January 2020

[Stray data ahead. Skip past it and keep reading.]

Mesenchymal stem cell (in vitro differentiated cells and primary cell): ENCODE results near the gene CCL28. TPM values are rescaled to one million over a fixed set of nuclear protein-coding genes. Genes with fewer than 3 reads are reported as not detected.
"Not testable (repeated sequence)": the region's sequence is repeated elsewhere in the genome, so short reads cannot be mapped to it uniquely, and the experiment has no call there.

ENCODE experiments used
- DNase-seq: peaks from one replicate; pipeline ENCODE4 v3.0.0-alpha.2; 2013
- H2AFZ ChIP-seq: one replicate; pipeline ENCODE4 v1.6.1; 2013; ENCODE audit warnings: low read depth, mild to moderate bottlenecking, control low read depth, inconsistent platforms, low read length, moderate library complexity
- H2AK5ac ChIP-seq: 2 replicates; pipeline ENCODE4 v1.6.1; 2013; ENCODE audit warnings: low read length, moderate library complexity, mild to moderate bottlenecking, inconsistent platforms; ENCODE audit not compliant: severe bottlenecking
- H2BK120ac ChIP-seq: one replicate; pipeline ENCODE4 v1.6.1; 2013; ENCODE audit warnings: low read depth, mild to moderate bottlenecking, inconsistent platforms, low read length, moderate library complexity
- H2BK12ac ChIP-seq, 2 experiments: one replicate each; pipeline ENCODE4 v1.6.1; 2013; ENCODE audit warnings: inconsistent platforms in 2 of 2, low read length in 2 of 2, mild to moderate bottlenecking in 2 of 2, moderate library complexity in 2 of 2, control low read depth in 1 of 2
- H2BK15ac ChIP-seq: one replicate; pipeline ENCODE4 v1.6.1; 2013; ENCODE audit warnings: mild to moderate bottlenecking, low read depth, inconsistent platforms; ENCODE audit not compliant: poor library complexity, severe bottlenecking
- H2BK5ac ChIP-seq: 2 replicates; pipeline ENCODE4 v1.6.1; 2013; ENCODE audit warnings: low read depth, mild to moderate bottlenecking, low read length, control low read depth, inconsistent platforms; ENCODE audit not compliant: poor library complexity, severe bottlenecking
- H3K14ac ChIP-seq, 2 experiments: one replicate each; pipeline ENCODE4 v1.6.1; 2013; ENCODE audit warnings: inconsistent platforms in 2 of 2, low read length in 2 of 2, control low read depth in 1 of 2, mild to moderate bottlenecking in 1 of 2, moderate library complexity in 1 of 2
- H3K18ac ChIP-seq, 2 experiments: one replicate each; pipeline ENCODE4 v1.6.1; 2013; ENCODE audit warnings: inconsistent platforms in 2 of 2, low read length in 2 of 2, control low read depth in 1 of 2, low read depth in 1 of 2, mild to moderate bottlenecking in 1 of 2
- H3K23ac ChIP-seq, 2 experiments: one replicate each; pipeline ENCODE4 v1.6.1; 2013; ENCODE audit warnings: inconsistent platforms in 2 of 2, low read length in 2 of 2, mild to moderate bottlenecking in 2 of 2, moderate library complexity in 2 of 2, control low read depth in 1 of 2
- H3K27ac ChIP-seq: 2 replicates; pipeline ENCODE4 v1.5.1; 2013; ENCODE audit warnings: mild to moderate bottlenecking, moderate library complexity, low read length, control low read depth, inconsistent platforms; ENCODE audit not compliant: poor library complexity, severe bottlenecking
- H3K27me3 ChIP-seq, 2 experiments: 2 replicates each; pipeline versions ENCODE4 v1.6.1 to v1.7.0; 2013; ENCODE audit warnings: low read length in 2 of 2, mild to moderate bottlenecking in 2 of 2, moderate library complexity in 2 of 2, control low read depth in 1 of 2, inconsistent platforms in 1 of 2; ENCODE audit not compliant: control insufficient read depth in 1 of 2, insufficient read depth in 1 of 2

Greetings from Pennsylvania, I am Holly Dangerfield. When I was in High School, I learned about the plight of the Native peoples. But I did not know how to help or what to do. I didn’t know where they were. Years later, I was in a Christian Book Store and overheard two ladies talking about someone who lived among the native people and helped them. I asked the ladies for more information. Soon, I learned they were talking about Sylvia Webb and Indian Mobile Mission. That was twenty years ago! Sylvia and I talked on the phone a few times. Then one day this past fall I called her. She told me of a need for toothbrushes and tooth paste for the children and adults. Such a small item and I asked, “why?” Sylvia told me of a child who received a toothbrush in a gift bag. He was so excited! In his family there are six people and they all use the same toothbrush. This was not okay with me. I went to my Pastor and it was not okay with him either. Our Church started a collection and we counted 7000 toothbrushes with paste to match. My Pastor wasn’t done yet. And he said, we are sending you out to the reservation so you can help pass them out. I was thrilled!We made home visits on the second day. I didn’t know in our country people lived in dwellings a little bigger than a goat shed. In some cases, three generations huddled together. I am lost for words to describe what I saw. But the love I felt from all these families….wow…I found myself enjoying the people and the surroundings did not matter. However, I will never take a glass of clean water for granted again or grumble about vacuuming the carpet, washing the dishes or cleaning the bathroom. During one visit, I was surprised to see a large handmade wool Navajo Rug being made on a loom. Another home we visited I saw a five-year-old boy. He wanted to attend school. Sylvia encourages attendance…then we heard what the problem was. The small boy was dropped off months ago by a person who in turn dropped him off at another home. He has no birth certificate. No one in the home was sure who he was. Because there is no paper trail on this child he cannot sign up for school. So, from a distance he watches other happy children enter a building where he can’t go. I did lose my composure when on that hot day we saw a group of horses dying for water. There was a water tank, but the faucet was down in a deep pipe underground. The horses knew there was water but could not reach it. A Navajo lady laid on the ground and could barely reach the pipe, all of a sudden, the rush of water flowed into the trough. The horses gulped till they were full. I saw for myself the need and felt the pain of Sylvia and her daughters experience. For the minimum of twenty-five dollars you can sponsor a child. Or you can send undesignated funds to help families with food and so many other needs. After what I saw, I decided to sponsor a second child

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